Manama: Kuwait has deported 413 foreigners in the last ten months for breaking traffic rules, official figures indicate.
According to the interior ministry, 297 expatriates were deported for driving without a valid driving licence while the others were expelled for not complying with traffic regulations, Kuwaiti daily Al Rai reported.
The deportation process is based on instructions from the interior ministry, and no expatriate is deported until his case is reviewed by the ministry undersecretary, security sources told the daily.
“There is no concern about possible abuses and unfair deportation since every case is referred to the undersecretary and includes all the necessary details, which allows him to make the final decision about the measures to be taken,” the sources said.
Kuwait has regularly warned that it would deport foreigners who drive without a licence, or disrupt public order, mainly through brawls, or assemble and engage in political or religious issues.
In May, Kuwait deported 78 Arabs and non-Arab expatriates for driving without licences and arrested over a period of three weeks from April 21 until May 18.
In March, Kuwait said it would deport any foreigner caught driving without a valid licence in a toughening of the traffic law
Security sources attributed the decision to the fact that several expatriates did not mind paying the “trivial” fine of KD30 if they were arrested by the police and kept on driving without obtaining a Kuwaiti licence,
Officials said there were clear instructions to adopt a zero-tolerance policy towards anyone breaking the law and to refer anyone caught behind the steering wheel without a proper licence to the deportation office for legal action.
Kuwait has intensified its campaigns to address deficiencies and abuses on the roads, which have gained unwanted notoriety as chaotic and dangerous, in the absence of an adequate driving culture and full compliance with rules and regulations.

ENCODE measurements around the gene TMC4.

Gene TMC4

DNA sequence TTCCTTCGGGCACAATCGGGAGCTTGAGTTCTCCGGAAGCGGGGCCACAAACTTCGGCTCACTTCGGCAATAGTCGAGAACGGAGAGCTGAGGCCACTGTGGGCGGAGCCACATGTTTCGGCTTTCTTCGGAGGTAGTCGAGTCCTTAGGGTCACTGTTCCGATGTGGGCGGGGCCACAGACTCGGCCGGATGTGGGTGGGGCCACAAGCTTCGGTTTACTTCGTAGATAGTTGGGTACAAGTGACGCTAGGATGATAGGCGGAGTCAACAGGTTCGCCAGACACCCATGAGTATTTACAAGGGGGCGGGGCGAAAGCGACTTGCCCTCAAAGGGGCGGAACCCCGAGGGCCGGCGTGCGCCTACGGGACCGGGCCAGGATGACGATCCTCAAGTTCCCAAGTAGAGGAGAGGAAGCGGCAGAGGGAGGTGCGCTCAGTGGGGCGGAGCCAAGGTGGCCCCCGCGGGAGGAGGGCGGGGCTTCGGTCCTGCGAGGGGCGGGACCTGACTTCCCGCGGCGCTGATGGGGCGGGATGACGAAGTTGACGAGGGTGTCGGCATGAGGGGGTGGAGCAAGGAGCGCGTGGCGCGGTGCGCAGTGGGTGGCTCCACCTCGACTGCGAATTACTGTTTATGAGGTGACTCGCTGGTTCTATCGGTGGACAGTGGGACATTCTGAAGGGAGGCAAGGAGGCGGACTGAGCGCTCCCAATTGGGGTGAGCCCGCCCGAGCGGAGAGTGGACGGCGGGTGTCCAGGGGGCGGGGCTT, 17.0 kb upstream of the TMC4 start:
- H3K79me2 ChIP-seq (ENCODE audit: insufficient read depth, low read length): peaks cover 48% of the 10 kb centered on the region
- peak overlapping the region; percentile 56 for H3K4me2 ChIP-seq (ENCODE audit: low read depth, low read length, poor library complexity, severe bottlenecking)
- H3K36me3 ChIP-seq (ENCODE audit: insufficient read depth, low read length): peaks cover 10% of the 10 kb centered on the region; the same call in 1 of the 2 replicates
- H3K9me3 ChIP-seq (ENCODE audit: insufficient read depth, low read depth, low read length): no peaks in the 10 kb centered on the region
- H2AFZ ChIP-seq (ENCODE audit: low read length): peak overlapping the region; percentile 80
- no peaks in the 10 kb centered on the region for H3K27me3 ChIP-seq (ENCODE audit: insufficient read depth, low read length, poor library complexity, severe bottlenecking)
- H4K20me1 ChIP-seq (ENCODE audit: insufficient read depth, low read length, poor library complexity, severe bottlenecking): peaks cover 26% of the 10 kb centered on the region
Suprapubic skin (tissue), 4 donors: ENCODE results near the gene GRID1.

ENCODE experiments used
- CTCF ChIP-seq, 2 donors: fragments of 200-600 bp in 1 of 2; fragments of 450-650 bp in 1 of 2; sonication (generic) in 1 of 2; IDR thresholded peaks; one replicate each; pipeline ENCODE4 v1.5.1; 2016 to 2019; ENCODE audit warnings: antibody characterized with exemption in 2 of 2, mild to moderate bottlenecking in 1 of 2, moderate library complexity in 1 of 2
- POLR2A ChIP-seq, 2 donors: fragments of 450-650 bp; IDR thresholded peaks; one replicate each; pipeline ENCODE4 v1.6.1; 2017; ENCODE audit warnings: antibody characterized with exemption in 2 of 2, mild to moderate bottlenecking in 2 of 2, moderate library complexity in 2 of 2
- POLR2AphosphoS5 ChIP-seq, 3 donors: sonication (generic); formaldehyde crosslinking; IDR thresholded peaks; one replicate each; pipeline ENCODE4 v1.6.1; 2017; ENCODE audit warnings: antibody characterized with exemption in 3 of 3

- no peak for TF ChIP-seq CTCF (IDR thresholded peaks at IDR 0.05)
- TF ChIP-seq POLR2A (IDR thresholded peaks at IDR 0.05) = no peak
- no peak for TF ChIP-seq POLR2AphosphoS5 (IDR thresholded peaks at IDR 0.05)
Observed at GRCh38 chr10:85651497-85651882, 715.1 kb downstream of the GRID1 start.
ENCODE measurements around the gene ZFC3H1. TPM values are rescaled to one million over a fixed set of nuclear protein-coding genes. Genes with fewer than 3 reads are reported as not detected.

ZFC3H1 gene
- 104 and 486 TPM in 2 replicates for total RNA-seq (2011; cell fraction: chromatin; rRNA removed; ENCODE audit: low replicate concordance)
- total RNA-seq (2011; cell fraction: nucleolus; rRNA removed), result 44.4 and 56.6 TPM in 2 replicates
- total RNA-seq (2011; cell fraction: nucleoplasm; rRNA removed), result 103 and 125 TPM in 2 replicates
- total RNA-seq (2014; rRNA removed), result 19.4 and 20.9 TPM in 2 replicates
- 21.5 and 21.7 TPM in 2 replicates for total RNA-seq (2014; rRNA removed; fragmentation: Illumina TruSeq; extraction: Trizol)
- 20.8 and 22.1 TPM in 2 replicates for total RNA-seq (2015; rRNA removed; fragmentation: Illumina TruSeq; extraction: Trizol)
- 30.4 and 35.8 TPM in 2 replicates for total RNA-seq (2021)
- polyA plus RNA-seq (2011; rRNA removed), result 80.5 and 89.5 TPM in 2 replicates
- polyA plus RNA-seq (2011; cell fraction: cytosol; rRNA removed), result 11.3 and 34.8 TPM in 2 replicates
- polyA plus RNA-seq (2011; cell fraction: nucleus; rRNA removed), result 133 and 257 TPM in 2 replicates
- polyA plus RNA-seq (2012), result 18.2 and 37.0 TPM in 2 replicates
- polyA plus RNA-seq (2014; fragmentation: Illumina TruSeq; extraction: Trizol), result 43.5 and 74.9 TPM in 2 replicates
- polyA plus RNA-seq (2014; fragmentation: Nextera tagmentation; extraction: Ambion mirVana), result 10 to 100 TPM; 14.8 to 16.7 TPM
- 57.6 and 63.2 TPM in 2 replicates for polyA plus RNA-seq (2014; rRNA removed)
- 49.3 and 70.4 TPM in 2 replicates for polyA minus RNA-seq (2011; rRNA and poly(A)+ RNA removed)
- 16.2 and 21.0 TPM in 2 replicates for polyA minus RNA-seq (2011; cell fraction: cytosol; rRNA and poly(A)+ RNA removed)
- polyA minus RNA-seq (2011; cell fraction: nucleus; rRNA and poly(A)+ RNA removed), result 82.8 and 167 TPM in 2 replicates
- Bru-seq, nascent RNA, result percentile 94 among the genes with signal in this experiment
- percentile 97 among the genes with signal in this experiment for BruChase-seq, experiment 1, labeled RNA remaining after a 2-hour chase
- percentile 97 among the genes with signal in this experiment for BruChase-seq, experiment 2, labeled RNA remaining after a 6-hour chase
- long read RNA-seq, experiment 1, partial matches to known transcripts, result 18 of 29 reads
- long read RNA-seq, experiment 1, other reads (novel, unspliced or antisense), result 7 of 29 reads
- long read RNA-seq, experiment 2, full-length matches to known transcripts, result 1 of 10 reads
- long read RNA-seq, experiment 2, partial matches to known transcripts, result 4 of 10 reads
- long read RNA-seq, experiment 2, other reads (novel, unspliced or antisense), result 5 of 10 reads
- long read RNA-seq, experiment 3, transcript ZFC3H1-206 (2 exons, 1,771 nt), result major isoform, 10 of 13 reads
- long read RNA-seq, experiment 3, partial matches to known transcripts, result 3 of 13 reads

The crackdowns included the non-possession of licences, grave traffic offences, and the misuse of licences by some of the drivers.
In 2013, Kuwait deported 503 foreigners for committing serious traffic violations that included jumping red lights, reckless driving, using private vehicles to carry passengers illegally, and driving without a proper licence. Five of the deportees were from the Gulf Cooperation Council (GCC) countries.
The deportation was part of a campaign launched by the authorities to exert greater control over traffic flow and to improve road safety in the country.
The campaign has evoked both warm support and sharp criticism in the local community and the blogosphere was awash with arguments from all sides.
Those who endorsed the move said that it would help make the roads safer for all and would ensure that foreigners acted within the confines of the law.
However, others argued that it was a measure targeting a vulnerable segment of residents.
A study released in 2009 predicted that traffic congestions and accidents would cost Kuwait 27.430 billion dinars (Dh332.05 billion) over ten years as the country tries to shrug off a terrible world record.
Despite its small population of around three million people, Kuwait has been hit by an alarming rate of accidents and injuries.
According to the 2009-19 Traffic National Strategy, around 200 Kuwaitis are killed and 6,000 are injured annually in traffic accident, giving the northern Arabian Gulf country the world’s top ranking in the number of deaths and injuries resulting from traffic accidents.
More than 25,000 Kuwaitis, mostly relatives of those involved in accidents, are affected every year, the strategy, prepared by an international expert, said.
The money to be spent by Kuwait to deal with accidents will represent around 6 per cent of its GDP.